The GDPR Negatively Impacts Users’ Online Access

  • Two months after the GDPR went into effect, a third of the largest US news websites had to block access to the EU as they had not yet managed to comply (Nieman Lab, 2018).
  • As of March 2019, 1,129 U.S. news websites remain blocked, including Pulitzer prize-winning publishers like the Chicago Tribune (O’Connor, 2019).

The GDPR is Too Complicated for Consumers to Understand

  •  Nearly two-thirds of Europeans (63 percent) have never heard of the GDPR (31 percent) or do not know exactly what it is (32 percent)  (European Commission, June 2019).

The GDPR Strains Resources of Regulators

  • The UK’s Information Commissioner’s Office (ICO) said its staff and services were overwhelmed by companies “over-reporting” potential data breaches because of concerns over high penalties if they failed to notify the data protection authority (DPA) within the GDPR’s tight 72-hour reporting deadlines (ICO, 2018).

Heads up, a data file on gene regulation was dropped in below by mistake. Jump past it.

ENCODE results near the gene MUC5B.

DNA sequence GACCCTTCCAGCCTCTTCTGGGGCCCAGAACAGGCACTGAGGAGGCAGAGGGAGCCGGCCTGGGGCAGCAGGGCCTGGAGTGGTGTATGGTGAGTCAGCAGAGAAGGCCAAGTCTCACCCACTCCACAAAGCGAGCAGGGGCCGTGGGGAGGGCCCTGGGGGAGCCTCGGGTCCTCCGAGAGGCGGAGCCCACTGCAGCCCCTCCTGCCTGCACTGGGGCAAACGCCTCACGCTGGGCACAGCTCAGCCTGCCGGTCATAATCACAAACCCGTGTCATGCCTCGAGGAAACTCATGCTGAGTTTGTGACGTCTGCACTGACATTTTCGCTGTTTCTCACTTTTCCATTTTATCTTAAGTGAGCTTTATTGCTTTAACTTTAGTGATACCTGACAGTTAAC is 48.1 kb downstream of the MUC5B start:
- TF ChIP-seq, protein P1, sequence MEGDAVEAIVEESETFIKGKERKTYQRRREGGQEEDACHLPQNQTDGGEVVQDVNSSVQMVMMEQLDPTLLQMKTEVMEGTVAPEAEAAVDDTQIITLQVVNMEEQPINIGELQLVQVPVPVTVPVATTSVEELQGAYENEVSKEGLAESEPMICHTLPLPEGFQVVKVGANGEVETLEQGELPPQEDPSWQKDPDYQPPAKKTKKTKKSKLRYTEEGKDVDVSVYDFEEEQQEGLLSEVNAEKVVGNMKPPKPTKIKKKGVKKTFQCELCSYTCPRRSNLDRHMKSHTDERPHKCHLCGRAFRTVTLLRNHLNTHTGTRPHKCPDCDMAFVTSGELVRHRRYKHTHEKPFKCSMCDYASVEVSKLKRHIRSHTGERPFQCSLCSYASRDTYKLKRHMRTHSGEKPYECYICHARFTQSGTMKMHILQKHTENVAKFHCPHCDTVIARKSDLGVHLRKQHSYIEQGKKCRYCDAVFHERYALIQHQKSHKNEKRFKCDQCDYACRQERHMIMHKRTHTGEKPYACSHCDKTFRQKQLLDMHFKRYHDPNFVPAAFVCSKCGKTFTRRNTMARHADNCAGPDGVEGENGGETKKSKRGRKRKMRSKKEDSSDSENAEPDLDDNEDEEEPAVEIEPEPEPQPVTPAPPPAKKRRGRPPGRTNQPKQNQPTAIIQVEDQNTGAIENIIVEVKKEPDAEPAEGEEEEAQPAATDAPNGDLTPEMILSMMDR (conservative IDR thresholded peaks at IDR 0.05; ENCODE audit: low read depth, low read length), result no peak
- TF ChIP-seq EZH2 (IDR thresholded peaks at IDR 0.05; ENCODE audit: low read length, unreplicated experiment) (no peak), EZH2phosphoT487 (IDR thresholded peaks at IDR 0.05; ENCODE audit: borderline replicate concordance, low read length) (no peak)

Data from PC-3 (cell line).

Download the full report (9 pages pdf, direct download, no opt-in).

While the idea behind GDPR was noble, the implementation and the current reality is far from ideal. Instead of serving the people it so far it mainly creates additional hurdles for online users and the businesses, benefiting only the biggest (Facebook and Google).

Nice try, now make it better please. Thank you.

What the Evidence Shows About the Impact of the GDPR After One Year

 Oh, and all those pesky additional pop-ups to click! Seems like the online experience is degrading with time, instead of improving. It sometimes takes 5+ clicks to even get to even see the first page! It’s hard to implement a “5 clicks to checkout” rule when you used all of them before even showing a thing to a potential customer.